“It felt like a foreign land when I first moved, but now it’s my family,” Locke says. “I’ve lived many places and never known my neighbors. That has changed. I walk down the street and it feels like a scene from Cheers—everybody knows your name. Unknown faces have become friends and neighbors.”
As the team’s numbers increased and their efforts multiplied, it has propelled an increase in outreach, influence and respect. The Bethel group has been recognized by local businessmen, neighbors and political leaders.
“The impact made by this group of young people has been outstanding,” says Ben Stefanski, a prominent Cleveland businessman. “What amazed me most is that they actually moved here. That has changed the whole dynamic and feel of the neighborhood. During a very negative time for the Village, they’ve brought many positives. There are a lot of people who are very impressed by what they have done.”
Kathi Barth, a mother who was concerned about her children’s move a year ago to take part in the Slavic Village transformation, says even Cleveland police are abuzz with praise. At a fortuitous moment, she queried a police officer picking up materials by her office.
“I told the officer I was really nervous about my kids living in Slavic Village because it’s known as such a dangerous place,” Barth says. “I didn’t tell him any other details. The officer told me not to be nervous. He said a fellow policeman who patrols the beat informed him that the area is ‘really changing a lot now.’
“He said, ‘Believe it or not, a group of around 20 to 25 people from some church moved there, and since that time, violence is going down, the problems are going down and the gangs are moving out. It’s getting a lot better.’ That report really made me happy, especially because I know exactly what ‘church team’ he was talking about. You can’t get a more realistic assessment about a neighborhood than from policemen who are involved there every day.”
The near-tangible change in the Village’s atmosphere isn’t just because of structural renovations, but because residents are coming to life again. Every Friday night neighbors who live near or below poverty level come to a weekly meal hosted by the Bethel community. Some residents live without heat or electricity because they can’t afford it, yet they’re committed to keeping their houses and are grateful for any help they receive.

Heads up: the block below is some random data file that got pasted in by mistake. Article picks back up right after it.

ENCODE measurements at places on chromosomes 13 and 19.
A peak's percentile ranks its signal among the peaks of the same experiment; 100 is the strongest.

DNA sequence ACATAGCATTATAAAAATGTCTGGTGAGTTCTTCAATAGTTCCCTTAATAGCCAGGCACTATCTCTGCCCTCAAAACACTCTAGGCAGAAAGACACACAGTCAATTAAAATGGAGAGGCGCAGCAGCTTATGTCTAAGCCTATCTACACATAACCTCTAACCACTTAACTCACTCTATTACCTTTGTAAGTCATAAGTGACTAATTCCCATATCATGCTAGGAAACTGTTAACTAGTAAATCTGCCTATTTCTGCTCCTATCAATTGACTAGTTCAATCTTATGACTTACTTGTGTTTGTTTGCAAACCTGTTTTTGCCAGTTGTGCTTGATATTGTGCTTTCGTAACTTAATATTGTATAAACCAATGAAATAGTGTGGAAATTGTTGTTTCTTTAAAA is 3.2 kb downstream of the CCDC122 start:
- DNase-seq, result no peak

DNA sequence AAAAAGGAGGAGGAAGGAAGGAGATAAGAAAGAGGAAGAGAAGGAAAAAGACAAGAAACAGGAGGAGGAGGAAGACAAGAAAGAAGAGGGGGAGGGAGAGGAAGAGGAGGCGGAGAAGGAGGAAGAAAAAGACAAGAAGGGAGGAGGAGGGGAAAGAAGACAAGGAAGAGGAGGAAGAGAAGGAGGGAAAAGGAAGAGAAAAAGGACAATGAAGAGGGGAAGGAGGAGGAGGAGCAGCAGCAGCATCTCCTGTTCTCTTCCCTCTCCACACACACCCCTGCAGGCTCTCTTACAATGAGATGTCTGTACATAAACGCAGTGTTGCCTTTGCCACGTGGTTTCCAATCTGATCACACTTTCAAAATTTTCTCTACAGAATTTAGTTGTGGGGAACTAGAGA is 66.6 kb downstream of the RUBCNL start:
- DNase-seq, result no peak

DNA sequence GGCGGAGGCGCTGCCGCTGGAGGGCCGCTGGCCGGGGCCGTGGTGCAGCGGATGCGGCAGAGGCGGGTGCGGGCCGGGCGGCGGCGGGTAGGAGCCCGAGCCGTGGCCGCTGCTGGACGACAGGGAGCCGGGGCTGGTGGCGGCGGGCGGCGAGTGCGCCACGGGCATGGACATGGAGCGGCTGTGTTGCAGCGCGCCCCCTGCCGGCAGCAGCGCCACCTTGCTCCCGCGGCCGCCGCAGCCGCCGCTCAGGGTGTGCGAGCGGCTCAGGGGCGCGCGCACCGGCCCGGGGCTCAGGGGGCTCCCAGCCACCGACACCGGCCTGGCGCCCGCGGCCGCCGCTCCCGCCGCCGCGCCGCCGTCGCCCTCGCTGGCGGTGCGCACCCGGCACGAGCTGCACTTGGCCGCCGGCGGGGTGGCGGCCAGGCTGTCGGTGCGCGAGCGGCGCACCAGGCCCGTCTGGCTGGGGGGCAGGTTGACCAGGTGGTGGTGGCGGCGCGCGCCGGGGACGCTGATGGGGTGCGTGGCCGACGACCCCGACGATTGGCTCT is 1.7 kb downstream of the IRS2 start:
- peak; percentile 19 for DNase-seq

It didn’t take long for these and other neighbors to warm up to Salupo and his friends, and the hot-food gatherings are a testament to this. The team offers prayer at the end of each meeting, and stories of answered prayer abound weekly—from the jobless gaining employment to a middle-aged illiterate getting his driver’s license for the first time. Many people have received salvation or rededicated their lives to the Lord; others have been healed.
Oliver Snow is particularly grateful he stumbled upon the group at a life-or-death moment of his own. He found God in the process.
“I was on the very edge of doing something stupid because I had lost everything,” Snow says. “I had ... a lot of things happen to me that were bad. If it weren’t for them, I wouldn’t be here today to talk about it. These are God-given people and I’m thankful for every one of them.”
Zack Barton, the team member most instrumental in helping Snow, has seen big changes in the people who attend Bethel’s weekly outreaches.
“When some of the people first came to our dinners, I thought they looked like zombies because of the vacant stares and depression on their faces,” Barton says. “Now there is actual joy; the people are engaged, and they want to be the ones helping out the new visitors. It’s amazing what happens when people find out there is a God who really loves them and that we really do care. It changes everything.”
Increasing numbers of residents attend the larger outreaches hosted by the group. Those include the yearly Christmas drive, where the Bethel team distributed more than 500 stockings in 2011. Children received warm hats, gloves, toys and candy, while the adults enjoyed small gifts. Neighbors waited in line for up to an hour in freezing temperatures to claim their stockings.
The Bethel group rents a formerly empty building now used in every outreach. Two separate spaces allow entrance through one side for distribution, and exit through the other, where hands-on prayer and prophecy are always offered. The building doubles as a neighborhood art studio and dedicated prayer room the rest of the time.
The spring outreach is becoming as popular as the Christmas drive. Partnered with Cleveland’s “Walk and Roll” bike, hike and skateboard event, the occasion draws droves of residents with warmer weather, cotton candy, chicken and music. Games and bounce houses host more than 1,000 children. The Bethel team shares a brief evangelistic message with the picnic crowd and offers a prayer tent nearby.